Now, what would you expect?  I would expect that the difference between the color clip and the black and white clip would be so obvious that the subject would definitely identify correctly the video clip that is different.  And, while I suppose there can be artistic reasons sometimes to prefer black and white (Woodie Allen, for example, sometimes shoots portions of his movies in black and white), for most video clips that are originally filmed in color, I would expect the subject would prefer the color version.  As I revealed in the previous post, listeners were only correctly aware of a difference in stereo versus mono playback about 50% of the time.  Yet we would expect viewers to be correctly aware of a difference in color versus black and white about 100% of the time.  To me this means that for most listeners, the “stereophonic” aspect of music playback is relatively unimportant especially compared with the importance of color to vision.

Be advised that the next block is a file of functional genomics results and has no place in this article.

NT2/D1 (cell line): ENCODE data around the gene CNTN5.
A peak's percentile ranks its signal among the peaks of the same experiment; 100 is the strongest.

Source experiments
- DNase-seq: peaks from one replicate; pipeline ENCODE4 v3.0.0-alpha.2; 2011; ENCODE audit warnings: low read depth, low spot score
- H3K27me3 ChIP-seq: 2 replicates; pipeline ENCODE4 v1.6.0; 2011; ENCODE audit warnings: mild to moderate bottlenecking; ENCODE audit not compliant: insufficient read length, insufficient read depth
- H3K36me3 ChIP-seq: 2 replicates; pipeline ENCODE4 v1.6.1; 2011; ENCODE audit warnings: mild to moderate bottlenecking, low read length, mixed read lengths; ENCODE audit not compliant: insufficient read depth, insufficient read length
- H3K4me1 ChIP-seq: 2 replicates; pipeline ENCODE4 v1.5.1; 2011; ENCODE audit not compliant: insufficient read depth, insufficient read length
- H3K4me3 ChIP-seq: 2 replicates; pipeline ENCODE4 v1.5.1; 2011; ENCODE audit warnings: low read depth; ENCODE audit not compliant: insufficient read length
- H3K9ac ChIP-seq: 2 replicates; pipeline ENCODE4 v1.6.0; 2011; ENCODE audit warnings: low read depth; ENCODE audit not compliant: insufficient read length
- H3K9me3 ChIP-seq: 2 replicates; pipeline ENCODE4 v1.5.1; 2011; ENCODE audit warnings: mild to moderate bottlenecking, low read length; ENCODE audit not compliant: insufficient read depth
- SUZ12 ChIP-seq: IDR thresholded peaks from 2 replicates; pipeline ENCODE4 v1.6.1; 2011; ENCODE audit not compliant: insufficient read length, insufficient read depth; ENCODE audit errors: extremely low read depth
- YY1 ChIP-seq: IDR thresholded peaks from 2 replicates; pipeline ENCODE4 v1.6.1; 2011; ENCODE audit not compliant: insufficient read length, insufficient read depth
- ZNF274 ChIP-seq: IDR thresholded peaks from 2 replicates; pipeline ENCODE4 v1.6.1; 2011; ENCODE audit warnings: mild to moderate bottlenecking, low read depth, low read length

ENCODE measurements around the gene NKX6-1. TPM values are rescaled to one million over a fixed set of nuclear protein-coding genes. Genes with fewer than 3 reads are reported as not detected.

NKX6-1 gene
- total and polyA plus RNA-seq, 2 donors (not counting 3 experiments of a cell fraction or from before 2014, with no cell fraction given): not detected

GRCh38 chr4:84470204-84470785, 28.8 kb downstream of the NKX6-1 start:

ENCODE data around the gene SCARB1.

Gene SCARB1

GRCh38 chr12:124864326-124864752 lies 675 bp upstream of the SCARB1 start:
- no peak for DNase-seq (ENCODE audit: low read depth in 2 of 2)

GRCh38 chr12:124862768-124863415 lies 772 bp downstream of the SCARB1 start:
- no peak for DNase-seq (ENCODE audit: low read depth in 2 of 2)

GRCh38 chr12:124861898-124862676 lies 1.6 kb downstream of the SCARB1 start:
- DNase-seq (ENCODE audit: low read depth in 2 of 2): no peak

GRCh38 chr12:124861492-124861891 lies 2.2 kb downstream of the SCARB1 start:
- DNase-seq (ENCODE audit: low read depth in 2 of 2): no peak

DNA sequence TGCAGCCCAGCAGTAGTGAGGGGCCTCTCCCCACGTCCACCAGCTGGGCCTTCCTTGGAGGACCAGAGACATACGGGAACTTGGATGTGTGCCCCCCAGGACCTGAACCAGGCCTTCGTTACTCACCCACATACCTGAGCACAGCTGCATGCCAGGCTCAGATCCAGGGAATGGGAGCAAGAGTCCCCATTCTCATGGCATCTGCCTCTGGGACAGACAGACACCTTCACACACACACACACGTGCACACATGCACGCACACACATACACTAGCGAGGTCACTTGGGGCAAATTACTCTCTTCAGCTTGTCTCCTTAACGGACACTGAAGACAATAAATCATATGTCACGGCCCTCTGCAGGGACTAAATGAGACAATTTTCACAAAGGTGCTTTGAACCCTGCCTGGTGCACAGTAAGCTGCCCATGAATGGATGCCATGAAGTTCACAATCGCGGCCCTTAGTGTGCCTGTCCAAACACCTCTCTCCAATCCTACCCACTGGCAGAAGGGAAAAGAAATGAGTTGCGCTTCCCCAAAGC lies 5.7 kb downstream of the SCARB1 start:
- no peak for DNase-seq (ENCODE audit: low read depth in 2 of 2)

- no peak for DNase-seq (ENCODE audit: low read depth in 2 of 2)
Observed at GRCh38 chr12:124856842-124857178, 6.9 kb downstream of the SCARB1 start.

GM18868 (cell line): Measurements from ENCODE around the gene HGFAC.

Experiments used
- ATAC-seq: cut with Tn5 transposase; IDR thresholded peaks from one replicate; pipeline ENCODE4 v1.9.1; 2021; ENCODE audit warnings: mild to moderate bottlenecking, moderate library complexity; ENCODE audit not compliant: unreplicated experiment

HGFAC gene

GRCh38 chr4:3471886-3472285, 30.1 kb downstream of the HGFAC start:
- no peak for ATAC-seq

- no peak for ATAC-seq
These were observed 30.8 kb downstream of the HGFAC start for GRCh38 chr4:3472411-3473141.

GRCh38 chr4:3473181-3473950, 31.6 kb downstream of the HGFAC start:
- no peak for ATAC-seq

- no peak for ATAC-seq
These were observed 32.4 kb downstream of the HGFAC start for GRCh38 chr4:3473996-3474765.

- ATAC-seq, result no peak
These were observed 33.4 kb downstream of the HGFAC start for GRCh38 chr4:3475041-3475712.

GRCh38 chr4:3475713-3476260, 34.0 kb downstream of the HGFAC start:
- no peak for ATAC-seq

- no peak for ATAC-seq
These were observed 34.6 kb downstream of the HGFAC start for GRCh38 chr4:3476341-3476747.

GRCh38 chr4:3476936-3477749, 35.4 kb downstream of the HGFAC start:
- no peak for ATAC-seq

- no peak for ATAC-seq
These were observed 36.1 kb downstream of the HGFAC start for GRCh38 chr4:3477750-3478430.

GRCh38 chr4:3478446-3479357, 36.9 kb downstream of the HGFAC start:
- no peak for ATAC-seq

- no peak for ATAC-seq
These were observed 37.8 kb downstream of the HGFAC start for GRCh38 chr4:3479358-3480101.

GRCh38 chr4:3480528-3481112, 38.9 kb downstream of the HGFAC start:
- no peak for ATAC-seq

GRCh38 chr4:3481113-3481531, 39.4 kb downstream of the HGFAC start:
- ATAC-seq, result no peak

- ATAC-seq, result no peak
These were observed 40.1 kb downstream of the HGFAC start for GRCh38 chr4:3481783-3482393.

Now a different version of the audio experiment would be to tell the subject the purpose of the experiment and to train them to hear the differences.  Similarly here, a different version of this visual experiment would be to tell the subject, “we are investigating whether you can tell the difference between color and black and white.”  However, I don’t think that would change the results for the color/b&w experiment.  It might change the results of the audio experiment though.

The Negative Connotation of Mono, and The Real Reason Stereo is Superior

Why is mono sound regarded as inferior?  Back in the day, people listened to mono sound coming from a single speaker.  As stereo recordings and broadcasts became popular, the use of two speakers for playback became common, and stereo was widely regarded as superior to mono. But for many listeners, and in many listening situations, I argue the real difference and advantage of stereo is not the two channel recording, it is the multispeaker playback.